Story Before Facts: Successful Historical Fiction for Kids


By Anne Johnson

One of the traps of writing historical fiction is the urge to cram in as many nifty historical facts as possible. Hey, you did all this amazing research. You owe it 

to your reader to share every footnote, right?

Actually, no. If you write with that attitude, your reader will feel like history is being shoved down his/her throat. That’s not a fun sensation.

This particular peril doubles with kidlit historicals, because we authors tend to think “kid” and closely follow that with “needs to be taught.” We put those two ideas together and shift into Teacher Mode. The manuscript may end up chock-full of factoids, but the writing will probably be awkward and forced. Fighting the urge to over-teach in historical children’s fiction is worth a renewed effort with every paragraph.

For Trouble at the Scriptorium, I wanted to introduce kids aged 9-12 to concepts of the medieval craft of bookmaking as well as Gregorian chant. The only way to do it without boring them to sleep was to use the information very specifically to support a good story and well-rounded characters. Those elements had to come first. Adventure, action, danger, humor, emotion, just like I’d write in another genre. But, in this case, all those things happened to apply to life in a fiefdom in early Thirteenth-century England.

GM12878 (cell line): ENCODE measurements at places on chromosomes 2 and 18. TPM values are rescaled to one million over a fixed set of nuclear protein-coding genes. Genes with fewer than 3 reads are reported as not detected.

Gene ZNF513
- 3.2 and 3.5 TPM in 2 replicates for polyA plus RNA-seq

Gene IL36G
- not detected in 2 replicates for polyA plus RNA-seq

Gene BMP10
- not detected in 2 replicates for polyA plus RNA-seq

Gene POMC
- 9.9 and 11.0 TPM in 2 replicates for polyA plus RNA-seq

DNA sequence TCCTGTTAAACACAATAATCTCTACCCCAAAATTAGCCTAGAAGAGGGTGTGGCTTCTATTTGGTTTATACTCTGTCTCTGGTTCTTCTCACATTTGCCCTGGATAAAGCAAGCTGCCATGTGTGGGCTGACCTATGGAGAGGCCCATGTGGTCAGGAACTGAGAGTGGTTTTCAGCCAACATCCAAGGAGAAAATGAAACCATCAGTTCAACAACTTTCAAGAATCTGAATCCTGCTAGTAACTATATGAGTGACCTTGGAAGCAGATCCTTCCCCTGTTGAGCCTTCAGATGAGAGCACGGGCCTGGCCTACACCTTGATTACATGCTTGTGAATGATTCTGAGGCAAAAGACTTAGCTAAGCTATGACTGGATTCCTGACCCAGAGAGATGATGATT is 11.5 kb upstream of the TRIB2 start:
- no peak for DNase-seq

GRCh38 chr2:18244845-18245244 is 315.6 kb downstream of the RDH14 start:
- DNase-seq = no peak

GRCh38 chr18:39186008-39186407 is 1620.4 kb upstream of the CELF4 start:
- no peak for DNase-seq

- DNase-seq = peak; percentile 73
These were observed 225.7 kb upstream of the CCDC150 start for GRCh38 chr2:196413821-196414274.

On the other hand, there’s an advantage to using a child protagonist in writing historical fiction: A young character probably has a lot to learn about the world around him or her. I chose to focus Trouble at the Scriptorium on two very different kids (a servant boy and a noble girl), each of whom has particular things to learn during the novel. Between the two of them, they discover the way books are made at a scriptorium, how monks notate and sing chants and psalms, how other cultures affect English life, and how power is divided from the King on downward in the feudal system. Learning those things about their own world is essential to their solving the problems that face them in the story. And the reader learns along with them, incidentally.

At least I hope that’s how it turned out! I tried to remind myself constantly that my primary job was to entertain. But the fact is, I love to just sit in the library and peruse historical documents. To me, they are entertainment, in and of themselves. My secret hope is that some of the kids who read Trouble at the Scriptorium will become so interested in medieval history that they’ll want to learn more about it, beyond what they can find out through fiction.

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You can purchase Trouble at the Scriptorium directly from the publisher:

You can learn more about Anne at her website.

For updates on Anne’s publications and appearances, “like” her Facebook author page or follow her on Twitter!/AnneEJohnson

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